That is the correct string, thanks for doing this. I'm trying to write a bzip2 encoder using SAIS. Currently, with the duplicated input string trick, I seem to be able to generate valid bzip2 files. However, the slowdown due to needing to process 2n the actual input is unfortunate. – DSnet Nov 25 '15 at 11:15
@DSnet Yep... my approach is definitely wrong. The problem is that the string rotations need to be sorted in a way where the EOF character is lexicographically smaller than the other characters. My approach without the EOF character doesn't take this into account when it sorts the suffixes, so the sort order is wrong. This causes it to produce the wrong output. I've since updated my Quora answer. I'm wondering--if you're just writing a bzip2 encoder, why do you need to produce the BWT without an EOF character? Why not just do the first approach I suggest? – John Kurlak Nov 25 '15 at 16:18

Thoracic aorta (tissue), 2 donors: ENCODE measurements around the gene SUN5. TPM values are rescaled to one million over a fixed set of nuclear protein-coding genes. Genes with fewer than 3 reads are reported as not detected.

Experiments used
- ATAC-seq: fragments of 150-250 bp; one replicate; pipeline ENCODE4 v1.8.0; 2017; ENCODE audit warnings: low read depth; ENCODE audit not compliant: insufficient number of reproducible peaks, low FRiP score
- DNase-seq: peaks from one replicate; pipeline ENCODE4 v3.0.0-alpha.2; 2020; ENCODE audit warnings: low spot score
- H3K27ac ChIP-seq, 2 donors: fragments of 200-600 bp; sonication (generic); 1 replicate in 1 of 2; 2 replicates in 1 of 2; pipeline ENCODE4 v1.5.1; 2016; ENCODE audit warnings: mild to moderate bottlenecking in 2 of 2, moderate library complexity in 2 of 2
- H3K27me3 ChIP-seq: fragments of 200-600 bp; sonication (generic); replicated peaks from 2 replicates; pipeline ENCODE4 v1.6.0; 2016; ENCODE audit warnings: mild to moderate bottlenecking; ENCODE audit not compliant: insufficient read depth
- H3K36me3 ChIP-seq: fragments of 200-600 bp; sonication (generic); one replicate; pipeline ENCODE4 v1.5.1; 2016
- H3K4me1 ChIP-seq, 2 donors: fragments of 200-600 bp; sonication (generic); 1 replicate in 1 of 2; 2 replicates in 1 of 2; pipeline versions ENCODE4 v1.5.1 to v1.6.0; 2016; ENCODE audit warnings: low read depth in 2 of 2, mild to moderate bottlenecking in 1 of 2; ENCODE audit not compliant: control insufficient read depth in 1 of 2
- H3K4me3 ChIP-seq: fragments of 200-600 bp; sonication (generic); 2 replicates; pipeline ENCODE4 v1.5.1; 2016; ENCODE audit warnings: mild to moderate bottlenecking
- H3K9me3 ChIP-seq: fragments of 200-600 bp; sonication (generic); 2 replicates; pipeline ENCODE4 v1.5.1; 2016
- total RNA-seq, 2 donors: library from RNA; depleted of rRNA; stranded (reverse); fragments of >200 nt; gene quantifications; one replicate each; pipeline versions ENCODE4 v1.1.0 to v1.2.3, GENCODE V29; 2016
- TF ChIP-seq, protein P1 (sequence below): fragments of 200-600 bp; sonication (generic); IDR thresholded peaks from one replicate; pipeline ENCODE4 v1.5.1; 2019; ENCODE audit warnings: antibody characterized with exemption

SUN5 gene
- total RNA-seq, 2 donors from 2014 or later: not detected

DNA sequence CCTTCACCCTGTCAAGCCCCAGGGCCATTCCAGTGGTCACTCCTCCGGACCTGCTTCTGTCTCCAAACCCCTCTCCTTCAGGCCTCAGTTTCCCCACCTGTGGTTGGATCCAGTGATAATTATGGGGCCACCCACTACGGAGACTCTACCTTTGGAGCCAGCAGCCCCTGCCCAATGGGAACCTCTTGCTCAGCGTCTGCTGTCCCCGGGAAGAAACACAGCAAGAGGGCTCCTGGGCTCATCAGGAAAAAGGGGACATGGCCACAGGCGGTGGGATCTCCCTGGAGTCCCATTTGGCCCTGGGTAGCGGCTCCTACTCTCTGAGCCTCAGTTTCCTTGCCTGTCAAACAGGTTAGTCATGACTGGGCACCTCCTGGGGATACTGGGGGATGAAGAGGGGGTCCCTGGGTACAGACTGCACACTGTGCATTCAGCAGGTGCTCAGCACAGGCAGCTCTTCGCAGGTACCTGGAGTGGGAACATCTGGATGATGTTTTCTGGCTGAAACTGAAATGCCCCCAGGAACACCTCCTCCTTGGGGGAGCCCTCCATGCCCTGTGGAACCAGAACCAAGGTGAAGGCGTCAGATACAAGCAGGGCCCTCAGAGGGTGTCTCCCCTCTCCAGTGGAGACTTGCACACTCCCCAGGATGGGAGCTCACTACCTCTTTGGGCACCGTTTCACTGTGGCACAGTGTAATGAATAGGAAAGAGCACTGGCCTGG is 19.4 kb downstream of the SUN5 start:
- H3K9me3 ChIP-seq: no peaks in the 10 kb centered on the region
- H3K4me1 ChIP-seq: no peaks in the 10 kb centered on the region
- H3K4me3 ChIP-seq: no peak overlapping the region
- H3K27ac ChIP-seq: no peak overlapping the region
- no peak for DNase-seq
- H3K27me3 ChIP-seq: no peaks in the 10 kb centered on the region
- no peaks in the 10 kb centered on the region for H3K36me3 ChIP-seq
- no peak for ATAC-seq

You need to have EOF character in the string for BWT to work, because otherwise you can't perform the inverse transform to get the original string back. Without EOF, both strings "ba" and "ab" have the same transformed version ("ba"). With EOF, the transforms are different

``````ab        ba

a b |     a | b
b | a     b a |
| a b     | b a
``````

i.e. ab transforms to "|ab" and ba to "b|a".

EOF is needed for BWT because it marks the point where the character cycle starts.

Re: doing it without the EOF character, according to Wikipedia,

Since any rotation of the input string will lead to the same transformed string, the BWT cannot be inverted without adding an 'EOF' marker to the input or, augmenting the output with information, such as an index, that makes it possible to identify the input string from the class of all of its rotations.

There is a bijective version of the transform, by which the transformed string uniquely identifies the original. In this version, every string has a unique inverse of the same length.